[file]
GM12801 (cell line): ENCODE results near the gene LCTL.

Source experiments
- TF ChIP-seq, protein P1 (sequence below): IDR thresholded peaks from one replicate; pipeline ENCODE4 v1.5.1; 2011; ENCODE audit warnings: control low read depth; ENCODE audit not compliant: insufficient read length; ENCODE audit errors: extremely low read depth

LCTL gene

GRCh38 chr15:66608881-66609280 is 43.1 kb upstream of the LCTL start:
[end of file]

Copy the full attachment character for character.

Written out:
GM12801 (cell line): ENCODE results near the gene LCTL.

Source experiments
- TF ChIP-seq, protein P1 (sequence below): IDR thresholded peaks from one replicate; pipeline ENCODE4 v1.5.1; 2011; ENCODE audit warnings: control low read depth; ENCODE audit not compliant: insufficient read length; ENCODE audit errors: extremely low read depth

LCTL gene

GRCh38 chr15:66608881-66609280 is 43.1 kb upstream of the LCTL start: